are mostly associated with how the developing meadow community is
perceived in the rst and second year. More seedlings resulting from
higher sowing densities confer a sense of success, and are likely to result
in a orally enhanced display in the second year.
Higher sowing densities inevitably result in increased intra and
interspecic competition leading to more rapid onset of dominance from
within the sown cohort, and a gradual loss of species diversity, and the
loss of the slowest growing and most shade intolerant subordinate spe-
cies in particular. Sown species with tall leafy stems, or other means of
competing for light were best able to persist at high sowing densities.
These effects became evident particularly rapidly in this study
because both sowing rates were relatively high (in order to reduce
missing values for subordinate species) with mean established densities
of forb seedlings of 180 (low sowing rate) and 270 per m
(high sowing
rate) in the second year (2018), a decline from approximately 500 and
1000 respectively in the rst growing season. The direction of travel for
forb density was clearly to decline more rapidly at higher sowing den-
sities. The increase in observed biomass of some subordinate species at
low sowing density took place under conditions in which sand mulching
essentially eliminated weed emergence and competition from the soil
seed bank. Where these mulches are absent low density sowings will
generally experience greater competition from weeds emerging from the
soil seed bank. This may lead to low sowing density meadows having
low sown forb densities than those achieved with higher sowing den-
sities. The effect of sowing density is hence highly contingent on local
conditions and practices. The most appropriate designed sowing den-
sities need to be based on assessment of these local factors, in order to
balance positives and negative outcomes as best as is possible for specic
site conditions.
CRediT authorship contribution statement
Mingyu Jiang: Conceptualization, Methodology, Software, Data
curation, Visualization, Investigation, Writing original draft. James D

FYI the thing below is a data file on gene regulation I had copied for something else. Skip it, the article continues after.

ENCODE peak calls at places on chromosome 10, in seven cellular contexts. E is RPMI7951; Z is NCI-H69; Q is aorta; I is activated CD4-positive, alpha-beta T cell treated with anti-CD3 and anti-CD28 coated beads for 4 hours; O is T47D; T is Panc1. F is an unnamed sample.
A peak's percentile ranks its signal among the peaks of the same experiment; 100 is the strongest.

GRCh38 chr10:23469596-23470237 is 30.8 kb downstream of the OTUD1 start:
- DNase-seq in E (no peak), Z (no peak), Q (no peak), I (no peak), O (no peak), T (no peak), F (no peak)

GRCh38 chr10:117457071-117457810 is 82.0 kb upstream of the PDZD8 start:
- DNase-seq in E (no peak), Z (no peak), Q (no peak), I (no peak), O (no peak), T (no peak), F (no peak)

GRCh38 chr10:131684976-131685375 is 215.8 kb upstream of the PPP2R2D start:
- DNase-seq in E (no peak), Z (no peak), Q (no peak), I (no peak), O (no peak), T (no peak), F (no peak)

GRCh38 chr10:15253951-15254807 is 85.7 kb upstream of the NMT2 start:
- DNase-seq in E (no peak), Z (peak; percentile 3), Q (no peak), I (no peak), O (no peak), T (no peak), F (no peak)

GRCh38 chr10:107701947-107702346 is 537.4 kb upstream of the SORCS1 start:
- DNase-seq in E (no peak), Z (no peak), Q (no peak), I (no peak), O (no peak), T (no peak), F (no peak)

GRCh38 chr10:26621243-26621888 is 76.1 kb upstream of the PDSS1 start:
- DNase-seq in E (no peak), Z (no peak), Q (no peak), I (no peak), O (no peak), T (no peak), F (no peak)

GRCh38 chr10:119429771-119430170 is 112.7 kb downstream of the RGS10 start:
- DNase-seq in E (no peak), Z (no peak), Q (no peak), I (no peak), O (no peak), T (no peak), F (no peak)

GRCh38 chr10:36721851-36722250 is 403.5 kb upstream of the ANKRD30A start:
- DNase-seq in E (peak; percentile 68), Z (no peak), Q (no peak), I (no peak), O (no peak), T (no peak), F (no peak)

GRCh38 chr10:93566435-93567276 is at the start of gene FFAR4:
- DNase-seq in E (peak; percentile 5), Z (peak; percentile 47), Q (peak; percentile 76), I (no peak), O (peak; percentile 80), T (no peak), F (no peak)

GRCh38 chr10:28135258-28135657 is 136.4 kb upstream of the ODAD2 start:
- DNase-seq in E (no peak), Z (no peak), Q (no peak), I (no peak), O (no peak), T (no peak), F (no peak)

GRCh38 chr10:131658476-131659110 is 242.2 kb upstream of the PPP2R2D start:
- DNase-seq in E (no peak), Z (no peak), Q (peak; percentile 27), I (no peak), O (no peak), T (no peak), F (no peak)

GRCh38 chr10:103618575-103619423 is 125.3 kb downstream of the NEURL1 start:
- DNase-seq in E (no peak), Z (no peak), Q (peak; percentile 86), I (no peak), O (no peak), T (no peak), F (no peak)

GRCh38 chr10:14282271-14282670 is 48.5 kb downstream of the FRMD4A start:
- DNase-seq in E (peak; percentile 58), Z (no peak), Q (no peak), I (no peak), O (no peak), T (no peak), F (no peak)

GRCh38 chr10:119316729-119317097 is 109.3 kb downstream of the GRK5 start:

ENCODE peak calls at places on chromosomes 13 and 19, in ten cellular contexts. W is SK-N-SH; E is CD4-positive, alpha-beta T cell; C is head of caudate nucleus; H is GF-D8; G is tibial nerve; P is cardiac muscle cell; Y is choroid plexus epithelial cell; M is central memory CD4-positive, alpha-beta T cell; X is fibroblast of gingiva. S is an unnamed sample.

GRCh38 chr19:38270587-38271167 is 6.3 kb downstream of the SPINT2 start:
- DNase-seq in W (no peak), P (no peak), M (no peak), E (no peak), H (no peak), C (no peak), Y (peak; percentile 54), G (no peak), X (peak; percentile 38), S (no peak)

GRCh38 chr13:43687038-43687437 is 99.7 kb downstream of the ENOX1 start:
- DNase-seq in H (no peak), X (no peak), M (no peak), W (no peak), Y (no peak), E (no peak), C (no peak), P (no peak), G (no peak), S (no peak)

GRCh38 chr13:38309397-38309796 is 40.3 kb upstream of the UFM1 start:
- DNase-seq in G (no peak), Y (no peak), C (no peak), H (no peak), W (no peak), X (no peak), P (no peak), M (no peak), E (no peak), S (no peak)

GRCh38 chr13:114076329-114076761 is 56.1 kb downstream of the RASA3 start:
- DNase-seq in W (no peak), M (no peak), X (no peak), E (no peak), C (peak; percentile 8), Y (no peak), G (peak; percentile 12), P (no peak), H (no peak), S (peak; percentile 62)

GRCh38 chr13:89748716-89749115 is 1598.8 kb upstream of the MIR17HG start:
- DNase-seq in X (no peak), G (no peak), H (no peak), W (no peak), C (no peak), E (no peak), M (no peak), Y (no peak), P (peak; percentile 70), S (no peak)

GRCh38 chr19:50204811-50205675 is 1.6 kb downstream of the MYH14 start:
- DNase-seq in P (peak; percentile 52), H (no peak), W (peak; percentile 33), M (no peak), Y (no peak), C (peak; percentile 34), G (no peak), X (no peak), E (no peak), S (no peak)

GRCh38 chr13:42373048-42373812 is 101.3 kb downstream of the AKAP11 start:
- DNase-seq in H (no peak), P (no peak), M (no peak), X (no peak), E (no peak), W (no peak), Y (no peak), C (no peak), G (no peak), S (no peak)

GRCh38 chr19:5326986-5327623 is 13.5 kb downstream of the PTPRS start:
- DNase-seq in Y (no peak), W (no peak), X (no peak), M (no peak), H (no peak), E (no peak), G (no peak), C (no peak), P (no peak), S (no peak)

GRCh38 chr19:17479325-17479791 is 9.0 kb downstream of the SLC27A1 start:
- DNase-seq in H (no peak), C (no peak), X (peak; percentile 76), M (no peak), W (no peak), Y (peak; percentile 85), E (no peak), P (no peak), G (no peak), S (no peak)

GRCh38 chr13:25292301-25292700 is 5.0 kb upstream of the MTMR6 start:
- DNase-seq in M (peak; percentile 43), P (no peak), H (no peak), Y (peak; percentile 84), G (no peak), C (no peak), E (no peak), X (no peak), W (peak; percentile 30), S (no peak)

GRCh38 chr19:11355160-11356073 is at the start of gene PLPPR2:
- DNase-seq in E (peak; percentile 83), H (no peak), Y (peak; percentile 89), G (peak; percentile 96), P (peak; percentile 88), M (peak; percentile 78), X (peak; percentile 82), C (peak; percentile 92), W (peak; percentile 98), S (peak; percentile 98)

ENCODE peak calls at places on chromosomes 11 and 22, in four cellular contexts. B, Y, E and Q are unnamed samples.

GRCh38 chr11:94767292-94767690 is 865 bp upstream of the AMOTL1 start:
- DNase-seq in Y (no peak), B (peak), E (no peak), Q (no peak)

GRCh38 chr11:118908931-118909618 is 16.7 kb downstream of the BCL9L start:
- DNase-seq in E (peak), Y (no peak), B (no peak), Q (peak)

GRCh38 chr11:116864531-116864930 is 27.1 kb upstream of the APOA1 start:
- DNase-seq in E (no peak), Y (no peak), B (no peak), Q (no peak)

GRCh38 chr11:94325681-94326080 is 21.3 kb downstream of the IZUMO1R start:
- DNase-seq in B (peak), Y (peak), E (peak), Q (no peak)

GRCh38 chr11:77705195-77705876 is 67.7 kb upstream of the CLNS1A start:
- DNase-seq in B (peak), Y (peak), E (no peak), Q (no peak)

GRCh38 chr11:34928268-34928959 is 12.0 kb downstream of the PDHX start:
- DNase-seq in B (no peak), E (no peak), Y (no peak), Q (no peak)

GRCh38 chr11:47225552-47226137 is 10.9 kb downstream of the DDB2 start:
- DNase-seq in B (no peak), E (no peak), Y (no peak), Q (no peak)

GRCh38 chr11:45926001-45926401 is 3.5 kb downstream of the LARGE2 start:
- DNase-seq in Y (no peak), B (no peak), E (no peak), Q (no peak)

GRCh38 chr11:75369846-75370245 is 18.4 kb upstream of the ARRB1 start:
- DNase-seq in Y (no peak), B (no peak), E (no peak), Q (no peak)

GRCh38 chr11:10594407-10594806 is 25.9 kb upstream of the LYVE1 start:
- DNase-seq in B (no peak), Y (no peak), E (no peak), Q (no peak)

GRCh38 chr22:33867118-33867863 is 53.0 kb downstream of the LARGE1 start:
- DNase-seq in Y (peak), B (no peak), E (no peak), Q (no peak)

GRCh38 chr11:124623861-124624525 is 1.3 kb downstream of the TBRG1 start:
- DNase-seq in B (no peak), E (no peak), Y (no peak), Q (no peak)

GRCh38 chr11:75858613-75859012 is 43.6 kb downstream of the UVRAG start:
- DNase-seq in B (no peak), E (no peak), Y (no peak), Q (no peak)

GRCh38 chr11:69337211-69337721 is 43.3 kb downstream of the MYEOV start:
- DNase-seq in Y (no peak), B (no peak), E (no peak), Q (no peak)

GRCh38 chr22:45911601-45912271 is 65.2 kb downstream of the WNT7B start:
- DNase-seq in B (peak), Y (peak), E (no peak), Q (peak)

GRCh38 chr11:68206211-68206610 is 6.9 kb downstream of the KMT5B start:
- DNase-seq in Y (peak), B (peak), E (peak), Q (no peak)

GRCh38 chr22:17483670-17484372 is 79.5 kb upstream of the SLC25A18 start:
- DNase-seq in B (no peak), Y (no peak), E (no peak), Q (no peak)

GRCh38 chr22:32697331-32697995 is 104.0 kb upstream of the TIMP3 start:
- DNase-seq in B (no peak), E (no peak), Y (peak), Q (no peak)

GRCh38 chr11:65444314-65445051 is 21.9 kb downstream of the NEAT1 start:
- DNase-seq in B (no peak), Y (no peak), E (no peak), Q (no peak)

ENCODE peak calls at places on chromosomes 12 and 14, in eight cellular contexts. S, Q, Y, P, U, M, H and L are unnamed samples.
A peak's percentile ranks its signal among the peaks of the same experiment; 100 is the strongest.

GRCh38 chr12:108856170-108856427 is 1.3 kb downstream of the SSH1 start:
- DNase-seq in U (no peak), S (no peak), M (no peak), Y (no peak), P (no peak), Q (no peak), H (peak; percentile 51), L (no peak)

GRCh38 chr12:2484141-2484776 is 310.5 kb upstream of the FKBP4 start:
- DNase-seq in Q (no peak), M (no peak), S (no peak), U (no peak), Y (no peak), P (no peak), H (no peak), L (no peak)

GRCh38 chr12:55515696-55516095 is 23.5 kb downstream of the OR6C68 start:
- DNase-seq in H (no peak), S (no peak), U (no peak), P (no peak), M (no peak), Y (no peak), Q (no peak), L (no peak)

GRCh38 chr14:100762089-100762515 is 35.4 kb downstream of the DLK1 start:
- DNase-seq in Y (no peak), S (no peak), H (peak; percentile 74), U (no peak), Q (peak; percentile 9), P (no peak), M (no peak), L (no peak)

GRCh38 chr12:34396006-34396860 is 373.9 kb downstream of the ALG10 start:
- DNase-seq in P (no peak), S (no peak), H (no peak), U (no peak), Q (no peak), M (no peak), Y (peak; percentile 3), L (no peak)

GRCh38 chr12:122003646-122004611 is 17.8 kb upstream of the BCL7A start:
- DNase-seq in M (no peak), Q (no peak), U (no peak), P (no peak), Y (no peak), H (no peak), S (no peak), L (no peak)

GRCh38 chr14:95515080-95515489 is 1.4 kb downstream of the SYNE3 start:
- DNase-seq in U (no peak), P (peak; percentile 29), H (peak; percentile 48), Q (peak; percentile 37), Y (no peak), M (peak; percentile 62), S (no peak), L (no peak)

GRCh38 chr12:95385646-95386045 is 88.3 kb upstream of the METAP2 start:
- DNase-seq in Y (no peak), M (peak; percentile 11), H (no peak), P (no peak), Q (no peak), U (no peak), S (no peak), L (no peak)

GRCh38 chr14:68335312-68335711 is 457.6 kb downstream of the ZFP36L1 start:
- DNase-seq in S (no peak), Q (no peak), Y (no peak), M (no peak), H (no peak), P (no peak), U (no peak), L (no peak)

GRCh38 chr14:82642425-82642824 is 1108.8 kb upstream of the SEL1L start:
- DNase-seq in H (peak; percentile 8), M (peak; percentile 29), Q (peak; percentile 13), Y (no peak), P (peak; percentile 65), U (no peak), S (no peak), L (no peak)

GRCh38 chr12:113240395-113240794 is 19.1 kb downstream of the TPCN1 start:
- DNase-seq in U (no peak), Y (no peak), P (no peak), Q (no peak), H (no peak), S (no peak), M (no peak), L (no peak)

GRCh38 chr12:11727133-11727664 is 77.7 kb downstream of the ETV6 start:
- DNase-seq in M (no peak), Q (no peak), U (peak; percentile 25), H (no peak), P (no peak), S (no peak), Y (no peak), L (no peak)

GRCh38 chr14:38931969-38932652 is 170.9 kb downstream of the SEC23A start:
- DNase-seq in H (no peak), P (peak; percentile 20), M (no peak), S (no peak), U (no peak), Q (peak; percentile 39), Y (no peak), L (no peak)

Hitchmough: Supervision, Writing review & editing.
Declaration of Competing Interest
The authors declare that they have no known competing nancial
interests or personal relationships that could have appeared to inuence
the work reported in this paper.
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Phenotypic plasticity of agricultural plants is considered to be one of the main means by which plants cope with the variability of environmental factors. A major contributor to plant plasticity is sowing density, which has a relevant impact on competitive intensity concerning plant density in different environments (CI) and absolute severity of competition (ASC) concerning plant-plant responses to each other in canopy. A field experiment with soybean was set up at the Experimental Station in Prusy, Krakow, to determine the impact of intraspecific competition on growth, plant architecture, nitrogen accumulation, and yield of soybean as an effect of seven different plant densities and weather conditions. The study showed that intraspecific competition in soybean was conditioned by sowing density and access to water, thus revealing the true plant productive potential. Low intraspecific competition increased with plant density causing an increase in the yield of plants. In the wet year of 2014, strong intraspecific competition resulted in high yield and nitrogen accumulation only up to a density of 42 plants m-2, compared to dry years when nitrogen uptake of soybean increased with plant density in full range. The CI and ASC competition indices were sensitive to the varying amount of rainfall. Greater rainfall during crop vegetation increased the intensity of competition as well as the absolute severity of competition and decreased the relative yield with increasing density. In contrast, drought reduced intraspecific competition, eliminating it entirely at over 52 plants m-2.